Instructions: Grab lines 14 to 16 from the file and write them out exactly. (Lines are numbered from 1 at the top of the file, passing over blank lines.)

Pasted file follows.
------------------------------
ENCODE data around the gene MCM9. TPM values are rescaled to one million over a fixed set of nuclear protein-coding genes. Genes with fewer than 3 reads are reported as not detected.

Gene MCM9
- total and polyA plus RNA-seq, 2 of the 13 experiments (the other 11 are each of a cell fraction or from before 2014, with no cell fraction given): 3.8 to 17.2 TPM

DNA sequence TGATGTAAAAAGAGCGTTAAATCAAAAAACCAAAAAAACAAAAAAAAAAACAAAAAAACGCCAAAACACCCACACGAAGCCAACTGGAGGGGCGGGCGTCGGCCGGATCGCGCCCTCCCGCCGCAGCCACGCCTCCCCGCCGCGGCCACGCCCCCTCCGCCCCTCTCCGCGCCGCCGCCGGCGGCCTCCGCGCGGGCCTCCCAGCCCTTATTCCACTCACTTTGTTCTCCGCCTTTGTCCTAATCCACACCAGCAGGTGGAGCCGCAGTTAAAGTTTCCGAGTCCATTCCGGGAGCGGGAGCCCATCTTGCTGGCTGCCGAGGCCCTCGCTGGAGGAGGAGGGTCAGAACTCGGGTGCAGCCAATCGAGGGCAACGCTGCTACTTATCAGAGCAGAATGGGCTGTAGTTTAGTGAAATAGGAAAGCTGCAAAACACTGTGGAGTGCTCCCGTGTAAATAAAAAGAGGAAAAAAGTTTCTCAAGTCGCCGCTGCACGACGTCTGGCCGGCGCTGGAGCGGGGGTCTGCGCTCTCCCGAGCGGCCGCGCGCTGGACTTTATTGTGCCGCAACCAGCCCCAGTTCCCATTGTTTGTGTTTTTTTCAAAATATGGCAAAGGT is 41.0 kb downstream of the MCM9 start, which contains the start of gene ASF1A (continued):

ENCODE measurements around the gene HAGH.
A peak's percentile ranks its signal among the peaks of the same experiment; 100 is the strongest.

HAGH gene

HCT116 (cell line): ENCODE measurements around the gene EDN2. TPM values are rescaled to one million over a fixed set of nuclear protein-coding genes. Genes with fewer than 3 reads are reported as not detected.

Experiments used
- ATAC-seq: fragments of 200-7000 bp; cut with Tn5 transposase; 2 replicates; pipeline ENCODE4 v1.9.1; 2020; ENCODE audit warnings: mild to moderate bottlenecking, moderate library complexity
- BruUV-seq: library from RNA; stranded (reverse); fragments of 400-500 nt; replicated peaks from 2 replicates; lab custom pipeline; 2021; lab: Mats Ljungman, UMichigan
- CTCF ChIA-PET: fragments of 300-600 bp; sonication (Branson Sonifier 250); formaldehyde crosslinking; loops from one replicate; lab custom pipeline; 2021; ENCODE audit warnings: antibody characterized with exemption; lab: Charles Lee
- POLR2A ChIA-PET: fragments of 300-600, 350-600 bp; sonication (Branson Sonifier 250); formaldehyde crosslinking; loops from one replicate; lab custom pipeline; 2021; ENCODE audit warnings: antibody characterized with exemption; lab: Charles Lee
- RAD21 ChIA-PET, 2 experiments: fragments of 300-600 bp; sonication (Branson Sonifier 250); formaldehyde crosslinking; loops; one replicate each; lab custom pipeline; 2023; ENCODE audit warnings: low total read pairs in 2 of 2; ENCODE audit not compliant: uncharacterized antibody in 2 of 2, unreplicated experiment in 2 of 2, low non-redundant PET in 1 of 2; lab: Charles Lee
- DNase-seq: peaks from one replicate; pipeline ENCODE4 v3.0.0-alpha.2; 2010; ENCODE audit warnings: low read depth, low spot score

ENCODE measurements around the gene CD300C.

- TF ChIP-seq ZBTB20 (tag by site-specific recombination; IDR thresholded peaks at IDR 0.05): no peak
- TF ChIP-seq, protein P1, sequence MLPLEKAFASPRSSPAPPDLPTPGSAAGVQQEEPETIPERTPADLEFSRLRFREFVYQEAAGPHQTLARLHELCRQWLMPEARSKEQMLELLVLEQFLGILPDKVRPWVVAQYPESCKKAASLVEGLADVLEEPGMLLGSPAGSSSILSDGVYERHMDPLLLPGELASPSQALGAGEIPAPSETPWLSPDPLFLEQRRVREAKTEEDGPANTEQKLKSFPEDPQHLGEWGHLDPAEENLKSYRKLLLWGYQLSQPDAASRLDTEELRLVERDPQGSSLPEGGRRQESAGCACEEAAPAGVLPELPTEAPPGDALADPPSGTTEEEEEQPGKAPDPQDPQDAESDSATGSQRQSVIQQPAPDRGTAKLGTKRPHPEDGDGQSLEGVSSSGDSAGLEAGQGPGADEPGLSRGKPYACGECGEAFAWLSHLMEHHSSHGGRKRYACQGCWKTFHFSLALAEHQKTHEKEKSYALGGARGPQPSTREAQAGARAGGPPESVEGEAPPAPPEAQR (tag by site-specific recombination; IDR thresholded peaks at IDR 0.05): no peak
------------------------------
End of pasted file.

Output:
- RAD21 ChIA-PET, 2 experiments: fragments of 300-600 bp; sonication (Branson Sonifier 250); formaldehyde crosslinking; loops; one replicate each; lab custom pipeline; 2023; ENCODE audit warnings: low total read pairs in 2 of 2; ENCODE audit not compliant: uncharacterized antibody in 2 of 2, unreplicated experiment in 2 of 2, low non-redundant PET in 1 of 2; lab: Charles Lee
- DNase-seq: peaks from one replicate; pipeline ENCODE4 v3.0.0-alpha.2; 2010; ENCODE audit warnings: low read depth, low spot score

ENCODE measurements around the gene CD300C.